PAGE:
In What Ways Were the Lives of  People At Home Affected By the First World War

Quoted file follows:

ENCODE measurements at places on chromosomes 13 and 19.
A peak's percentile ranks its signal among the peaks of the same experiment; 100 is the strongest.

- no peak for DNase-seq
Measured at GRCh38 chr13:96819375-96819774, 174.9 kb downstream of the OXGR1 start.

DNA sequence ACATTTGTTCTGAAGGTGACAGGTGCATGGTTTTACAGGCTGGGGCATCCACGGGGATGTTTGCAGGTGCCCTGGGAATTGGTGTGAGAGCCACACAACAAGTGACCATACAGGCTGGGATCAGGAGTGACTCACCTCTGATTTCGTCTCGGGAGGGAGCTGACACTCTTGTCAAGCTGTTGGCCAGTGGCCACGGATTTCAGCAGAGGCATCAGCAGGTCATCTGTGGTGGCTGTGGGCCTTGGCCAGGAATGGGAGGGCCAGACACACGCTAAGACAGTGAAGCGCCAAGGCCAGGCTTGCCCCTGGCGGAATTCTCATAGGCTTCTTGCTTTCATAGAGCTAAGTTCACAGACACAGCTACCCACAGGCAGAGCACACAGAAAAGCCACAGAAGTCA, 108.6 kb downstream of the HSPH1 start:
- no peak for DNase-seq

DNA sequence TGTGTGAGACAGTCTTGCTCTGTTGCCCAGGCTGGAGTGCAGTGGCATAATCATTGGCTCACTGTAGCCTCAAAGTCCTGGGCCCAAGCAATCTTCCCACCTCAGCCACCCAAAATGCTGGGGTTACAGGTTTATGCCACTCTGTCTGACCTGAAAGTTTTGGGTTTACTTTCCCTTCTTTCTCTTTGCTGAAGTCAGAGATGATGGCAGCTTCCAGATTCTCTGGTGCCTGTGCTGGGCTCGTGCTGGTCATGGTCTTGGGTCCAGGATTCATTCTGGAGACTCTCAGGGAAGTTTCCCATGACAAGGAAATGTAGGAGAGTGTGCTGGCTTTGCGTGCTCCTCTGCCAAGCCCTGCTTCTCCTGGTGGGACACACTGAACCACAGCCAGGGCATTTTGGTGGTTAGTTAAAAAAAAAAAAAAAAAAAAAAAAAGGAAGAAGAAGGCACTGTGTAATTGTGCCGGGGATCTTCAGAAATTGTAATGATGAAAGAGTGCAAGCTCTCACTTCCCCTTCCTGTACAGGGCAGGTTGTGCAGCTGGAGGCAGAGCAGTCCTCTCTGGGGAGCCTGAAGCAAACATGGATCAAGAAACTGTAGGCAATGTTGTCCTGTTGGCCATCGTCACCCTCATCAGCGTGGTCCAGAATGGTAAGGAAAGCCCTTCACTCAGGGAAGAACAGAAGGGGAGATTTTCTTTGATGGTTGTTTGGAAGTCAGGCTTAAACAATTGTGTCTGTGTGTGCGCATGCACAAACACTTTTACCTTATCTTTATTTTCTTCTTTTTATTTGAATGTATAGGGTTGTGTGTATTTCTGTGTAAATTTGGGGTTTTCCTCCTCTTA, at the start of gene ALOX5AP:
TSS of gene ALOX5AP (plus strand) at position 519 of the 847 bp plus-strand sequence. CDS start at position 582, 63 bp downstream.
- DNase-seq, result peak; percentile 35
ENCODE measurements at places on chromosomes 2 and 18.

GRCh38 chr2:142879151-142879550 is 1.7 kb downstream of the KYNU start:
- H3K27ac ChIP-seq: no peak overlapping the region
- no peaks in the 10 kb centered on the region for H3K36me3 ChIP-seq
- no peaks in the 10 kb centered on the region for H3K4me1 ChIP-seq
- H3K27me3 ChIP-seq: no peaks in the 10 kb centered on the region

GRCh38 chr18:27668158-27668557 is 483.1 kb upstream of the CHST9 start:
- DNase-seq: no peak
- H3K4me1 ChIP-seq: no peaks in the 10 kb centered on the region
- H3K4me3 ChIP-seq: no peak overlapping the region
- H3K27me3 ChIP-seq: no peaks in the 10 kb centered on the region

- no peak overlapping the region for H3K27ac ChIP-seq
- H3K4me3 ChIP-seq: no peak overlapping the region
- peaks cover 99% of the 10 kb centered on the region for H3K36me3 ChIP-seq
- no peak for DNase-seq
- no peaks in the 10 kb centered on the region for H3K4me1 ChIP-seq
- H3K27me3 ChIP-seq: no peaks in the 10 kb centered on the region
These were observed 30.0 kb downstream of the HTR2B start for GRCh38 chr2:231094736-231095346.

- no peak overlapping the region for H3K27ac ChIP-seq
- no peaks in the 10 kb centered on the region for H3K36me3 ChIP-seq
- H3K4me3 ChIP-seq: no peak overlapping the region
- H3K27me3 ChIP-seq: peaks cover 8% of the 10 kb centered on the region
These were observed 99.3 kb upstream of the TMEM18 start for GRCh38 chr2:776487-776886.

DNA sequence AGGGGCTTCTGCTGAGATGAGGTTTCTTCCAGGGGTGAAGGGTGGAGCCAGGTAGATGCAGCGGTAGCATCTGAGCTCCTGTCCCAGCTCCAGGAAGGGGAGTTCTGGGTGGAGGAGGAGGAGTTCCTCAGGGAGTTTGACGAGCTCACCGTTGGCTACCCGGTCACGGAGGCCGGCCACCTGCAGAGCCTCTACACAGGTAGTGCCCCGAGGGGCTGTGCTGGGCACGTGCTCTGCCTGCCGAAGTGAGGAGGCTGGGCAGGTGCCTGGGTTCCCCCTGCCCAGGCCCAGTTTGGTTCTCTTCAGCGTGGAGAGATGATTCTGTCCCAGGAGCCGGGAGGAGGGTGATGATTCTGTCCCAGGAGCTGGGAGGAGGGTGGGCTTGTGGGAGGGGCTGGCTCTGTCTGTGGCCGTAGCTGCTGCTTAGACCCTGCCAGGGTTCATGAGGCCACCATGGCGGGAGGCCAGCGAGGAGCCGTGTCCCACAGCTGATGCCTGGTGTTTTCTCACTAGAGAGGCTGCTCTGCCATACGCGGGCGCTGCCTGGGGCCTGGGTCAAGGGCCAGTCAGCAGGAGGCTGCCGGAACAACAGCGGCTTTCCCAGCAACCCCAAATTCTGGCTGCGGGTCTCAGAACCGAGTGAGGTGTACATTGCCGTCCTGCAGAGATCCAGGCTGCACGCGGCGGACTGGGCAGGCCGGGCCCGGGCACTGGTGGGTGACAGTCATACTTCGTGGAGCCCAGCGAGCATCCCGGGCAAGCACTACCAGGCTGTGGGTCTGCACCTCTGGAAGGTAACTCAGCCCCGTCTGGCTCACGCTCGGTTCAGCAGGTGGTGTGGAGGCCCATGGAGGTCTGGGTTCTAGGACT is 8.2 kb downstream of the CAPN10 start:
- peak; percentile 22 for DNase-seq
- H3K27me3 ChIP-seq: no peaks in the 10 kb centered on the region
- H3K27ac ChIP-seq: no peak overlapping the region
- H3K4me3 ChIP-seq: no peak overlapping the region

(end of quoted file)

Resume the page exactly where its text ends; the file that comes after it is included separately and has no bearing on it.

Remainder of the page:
The effects of the First World War didn’t hit the shores of Britain for a time as the food supplies from places such as America were still able to get through. The British forces were also managing; however after a short time period the British forces began to struggle meaning the government would have to find soldiers from another source. This is when the government began to ask for volunteers to enlist in the army.There were thousands of young men from all over Great Britain joining up to do there part in the war. Seven hundred and fifty thousand men joined up for the army alone in the first month of the government asking for volunteers, in total two and a half million men volunteered in 1914 and 1915. Source A1 (ii) shows that it wasn’t just the lower class people who were signing up. In the queue there is a cross section of the British society. This shows that every man wanted to do his duty to his country no matter what they’re class was. The photograph is reliable evidence that there were people prepared to volunteer to join the war. However this photo isn’t initially truthful. It is obvious that the crowed are aware that they are having there photograph taken and are possibly posing for it. Also if you look closely at the photo there are women and children there; the army only recruited men over the age of eighteen. Anyone between nineteen and forty-one could volunteer. This gives the impression that many of the people are there simply to have there picture taken.The propaganda that was around England and Wales defiantly would have help draw men into recruiting offices as it was designed to make men over nineteen feel like it was there duty to go and fight; to prove there just as heroic as their ancestors. The posters made you believe that if u didn’t join you were cowards and you would have to explain to you future family why you didn’t fight for your country. If you look at source A2 (ii) (which was around Wales) you can see how there was constant pressure on young men to join the war effort. The poster provides reliable evidence that men between the ages of nineteen and thirty who were physically were made to feel ashamed that they were not enlisted to join, this shame would have been with them everyday when they looked in a mirror or whenever they saw a soldier and this would be with them for the rest of their lives! However although we can find all this out about this source we cannot tell how effective it was. We cannot tell whether it made more, young men enlist.Although there was constant pressure to join the forces there were a handful of men who chose to stand for their beliefs. Looking at source A5 you can see that not everyone was affected by the recruitment campaign. The source shows you the point of view of some men who were standing alone. The source was written in 1916 by Harold Bing who had smuggled himself out of Wormwood Scrubs prison. This is the year in which the conscription was introduced. The men were in prison because of their beliefs that war was not the answer and therefore refused to join the army. It is obvious that the government wouldn’t want this letter getting out as it says what the men were going through just to stand by their beliefs. However, one downside to this source is that it is only one person’s opinion. We do not know how many other men had the same beliefs.When the war broke out the majority of the British public were on the government’s side. Even Suffragettes and strikers stopped their protests in order to help the war effort. Due to the war the government faced some big chances. In 1916 the parties began to work together to help with the war effort. By this time Lloyd George was the Prime Minister. Looking at Source B3 we are getting the impression that the parties are happy about fighting the war together, however this source is only a photograph and may not be a reliable source. What most people do when they see a camera is to smile. This tells us that the parties may not be happy with the way that the war is being fought.Lloyd George had a massive impact on the way in which the war was fought as he was munitions and later prime minister. Source B2 shows us the way in which a cartoonist saw him, as a strong and dominant person who was constantly pushing the war effort. However this is only an interpretation of him by the cartoonist although it does back up sources B1 and B3.As the war progressed more and more women were employed to do the jobs which men had left behind to fight in France. May of the women were drafted into ammunition factories by Lloyd George due to high shortages of shells on the Western Front. Women demanded the right to equal pay as men in the ammunition factories. Although they got the equal pay this didn’t have a permanent effect on the status of women workers. Even though during the war women were doing the jobs that men did, they were sacked at the end of the war so that the men could have their jobs back, the women that were able to keep their jobs weren’t getting paid the same rate as the men once again.Because the women were working and being paid they had independence. Source C5 (i) tells us how women would go to pubs (which were classed as a men’s place), restraints on there own or with a female companion. These sorts of things would never have been heard of before the war. However this source is a generalisation, we do not know how many women who were working during the war did in fact act like this. This source is backed up by source B5 (ii) that the behaviour of women became more confident and independent.The way people at home wanted to know about the war was a blessing for the newspaper companies. During the first two years of the war there were more papers sold than before the war. At its peak the Daily Mail were selling approximately twelve hundred thousand papers a year, this was in 1916. This tells us that people were interested in what was happening in the war and wanted to know. However towards the end of the war the sales had dropped down to approximately a million papers in 1918. This may be because people were tired of hearing about the war and wanted it to end. The source gives no indication of why the sales have dropped. One possible reason of the drop in newspaper sales is because of conscription – there would be fewer men to buy papers.In conclusion to the sources I have looked at it is obvious that people’s lives were affected during the war. The main people who felt the impact of the war most heavily were the middle classes, the women in there families may have to go out to work for the first time. These jobs could be in factories or offices. A benefit for the women who did begin to work was that they had some independence and were able to go out to pubs and restraints on there own. However the women who were working in factories were not aware of the dangers there were with working with explosives, there is obviously the chance of one exploding but there was the added danger of breathing in large amounts of toxic gases over long periods of time.